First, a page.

NEC Article 220.60 allows you to use the largest load of two or more noncoincident loads for both feeder and service calculations. In addition, NEC Article 430.26 allows " ... [for] motors operating on duty cycle, intermittently, or from all motors not operating at one time, the authority having jurisdiction may grant permission for feeder conductors to have an ampacity less than specified in 430.24 ... " Lastly, for existing services, the engineer can use the provisions of Article 220.87 and calculate the service load by multiplying the maximum measured demand over the last year by 125% and then adding the new load. 

Initial design decisions

Based on the client's desire for reliability, reduced maintenance intervals, and arc flash reduction, several initial design decisions were made. These decisions (in bold), along with the key reasoning behind them, are briefly explained below:

  • Medium-voltage switchgear configured in a main-tie-main configuration allows for loss of a utility service, utility maintenance, and maintenance of medium-voltage breakers and bus (see Figure 1).
  • Outdoor liquid-filled 12.47-kV to 480 V ac transformers reduce building cooling loads and the building footprint. However, this created two issues to address:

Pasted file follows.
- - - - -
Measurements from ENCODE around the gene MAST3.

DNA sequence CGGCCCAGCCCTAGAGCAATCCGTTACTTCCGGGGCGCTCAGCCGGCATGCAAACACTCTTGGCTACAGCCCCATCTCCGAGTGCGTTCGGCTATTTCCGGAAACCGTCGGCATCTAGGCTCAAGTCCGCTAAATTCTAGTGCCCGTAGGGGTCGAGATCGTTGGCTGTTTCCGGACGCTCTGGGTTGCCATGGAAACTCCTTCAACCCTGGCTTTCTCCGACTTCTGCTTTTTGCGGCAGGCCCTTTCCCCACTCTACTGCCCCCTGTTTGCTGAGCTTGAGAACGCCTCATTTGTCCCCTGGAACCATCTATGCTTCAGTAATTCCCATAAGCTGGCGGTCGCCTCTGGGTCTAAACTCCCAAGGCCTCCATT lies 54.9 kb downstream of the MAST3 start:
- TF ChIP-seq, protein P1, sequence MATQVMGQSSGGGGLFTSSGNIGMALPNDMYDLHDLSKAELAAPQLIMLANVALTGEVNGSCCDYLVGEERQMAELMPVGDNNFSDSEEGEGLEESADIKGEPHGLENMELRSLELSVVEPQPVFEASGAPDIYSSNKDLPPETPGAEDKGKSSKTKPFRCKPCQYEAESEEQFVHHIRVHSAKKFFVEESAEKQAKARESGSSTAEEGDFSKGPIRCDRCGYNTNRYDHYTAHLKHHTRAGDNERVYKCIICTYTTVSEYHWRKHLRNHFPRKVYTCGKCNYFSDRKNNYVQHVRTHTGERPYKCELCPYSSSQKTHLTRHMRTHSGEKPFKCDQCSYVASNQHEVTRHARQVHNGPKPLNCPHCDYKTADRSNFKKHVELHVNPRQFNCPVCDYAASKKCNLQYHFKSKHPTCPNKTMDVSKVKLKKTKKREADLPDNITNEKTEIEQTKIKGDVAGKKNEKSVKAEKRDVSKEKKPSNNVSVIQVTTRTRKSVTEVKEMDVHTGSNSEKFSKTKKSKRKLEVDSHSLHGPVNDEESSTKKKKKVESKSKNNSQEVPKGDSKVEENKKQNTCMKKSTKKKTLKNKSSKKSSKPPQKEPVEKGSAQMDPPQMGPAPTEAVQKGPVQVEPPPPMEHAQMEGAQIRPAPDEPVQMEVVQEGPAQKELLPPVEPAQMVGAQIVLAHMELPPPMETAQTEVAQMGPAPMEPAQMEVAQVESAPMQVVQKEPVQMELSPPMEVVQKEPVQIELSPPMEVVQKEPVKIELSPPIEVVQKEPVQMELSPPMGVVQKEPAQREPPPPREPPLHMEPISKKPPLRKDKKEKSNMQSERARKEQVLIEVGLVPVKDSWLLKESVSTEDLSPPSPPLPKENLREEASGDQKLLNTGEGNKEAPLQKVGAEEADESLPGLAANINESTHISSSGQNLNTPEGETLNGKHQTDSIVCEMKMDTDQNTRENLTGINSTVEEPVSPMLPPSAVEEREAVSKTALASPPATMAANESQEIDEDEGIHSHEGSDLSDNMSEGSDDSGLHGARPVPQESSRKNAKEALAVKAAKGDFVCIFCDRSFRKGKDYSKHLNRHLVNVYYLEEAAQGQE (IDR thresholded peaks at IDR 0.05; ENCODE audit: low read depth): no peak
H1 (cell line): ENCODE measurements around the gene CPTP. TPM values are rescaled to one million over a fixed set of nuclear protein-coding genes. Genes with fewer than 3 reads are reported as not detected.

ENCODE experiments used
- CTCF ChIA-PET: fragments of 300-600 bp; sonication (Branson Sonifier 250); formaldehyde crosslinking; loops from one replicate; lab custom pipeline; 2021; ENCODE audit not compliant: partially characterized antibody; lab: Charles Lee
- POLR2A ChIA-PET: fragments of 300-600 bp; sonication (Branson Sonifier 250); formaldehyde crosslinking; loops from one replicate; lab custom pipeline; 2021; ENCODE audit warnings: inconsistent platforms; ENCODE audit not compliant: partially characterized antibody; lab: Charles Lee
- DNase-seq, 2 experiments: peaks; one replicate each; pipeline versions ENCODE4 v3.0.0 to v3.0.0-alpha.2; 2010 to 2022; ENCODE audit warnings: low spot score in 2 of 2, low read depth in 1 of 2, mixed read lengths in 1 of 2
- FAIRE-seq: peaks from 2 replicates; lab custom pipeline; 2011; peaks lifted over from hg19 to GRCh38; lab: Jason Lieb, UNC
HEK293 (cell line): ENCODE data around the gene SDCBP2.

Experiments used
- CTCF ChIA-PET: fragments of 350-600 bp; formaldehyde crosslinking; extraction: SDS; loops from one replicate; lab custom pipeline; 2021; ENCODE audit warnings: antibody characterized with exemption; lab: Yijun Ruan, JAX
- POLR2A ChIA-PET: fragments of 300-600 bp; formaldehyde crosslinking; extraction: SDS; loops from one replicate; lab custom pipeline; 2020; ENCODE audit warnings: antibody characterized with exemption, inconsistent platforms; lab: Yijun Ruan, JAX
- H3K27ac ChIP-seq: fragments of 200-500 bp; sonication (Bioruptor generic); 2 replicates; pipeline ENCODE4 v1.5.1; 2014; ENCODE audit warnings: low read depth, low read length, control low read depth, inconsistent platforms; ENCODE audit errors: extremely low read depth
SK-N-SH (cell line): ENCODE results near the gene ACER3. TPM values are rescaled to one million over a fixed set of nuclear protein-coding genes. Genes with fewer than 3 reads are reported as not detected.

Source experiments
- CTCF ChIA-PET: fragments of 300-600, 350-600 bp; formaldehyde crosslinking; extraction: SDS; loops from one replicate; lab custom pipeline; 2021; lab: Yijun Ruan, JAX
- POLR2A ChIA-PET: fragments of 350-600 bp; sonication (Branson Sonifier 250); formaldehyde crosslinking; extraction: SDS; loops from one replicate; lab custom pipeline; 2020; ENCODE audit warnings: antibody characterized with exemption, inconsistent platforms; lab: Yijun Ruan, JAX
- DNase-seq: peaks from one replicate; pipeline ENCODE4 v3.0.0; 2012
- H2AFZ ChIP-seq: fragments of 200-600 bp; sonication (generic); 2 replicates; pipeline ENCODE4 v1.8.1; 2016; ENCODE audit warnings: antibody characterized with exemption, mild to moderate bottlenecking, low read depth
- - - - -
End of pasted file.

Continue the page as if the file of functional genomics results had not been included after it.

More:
1. Long taps-the taps from the transformer to the switchgear were approximately 110 ft (see Figure 1). The provisions of NEC Article 240.21(C)(4), Outside Secondary Conductors, were used to allow for the long secondary taps, which included installing the conductors under at least 2 in. of concrete when under the building until the conductors were terminated on the main breaker.
    2. Incident energy levels-the arc flash incident energy levels were extremely high, so differential protection was added. The differential zone was designed to include the medium-voltage cable, the 12.47-kV to 480 V ac transformers, and the secondary of the transformers. The differential function is shown as ANSI device number 87 in Figure 1.

  • Due to the 30-cycle rating, low-voltage switchgear allows the engineer to disable instantaneous trips on the main breaker. This results in greater selective coordination with downstream feeder breakers, but does increase the arc flash incident energy.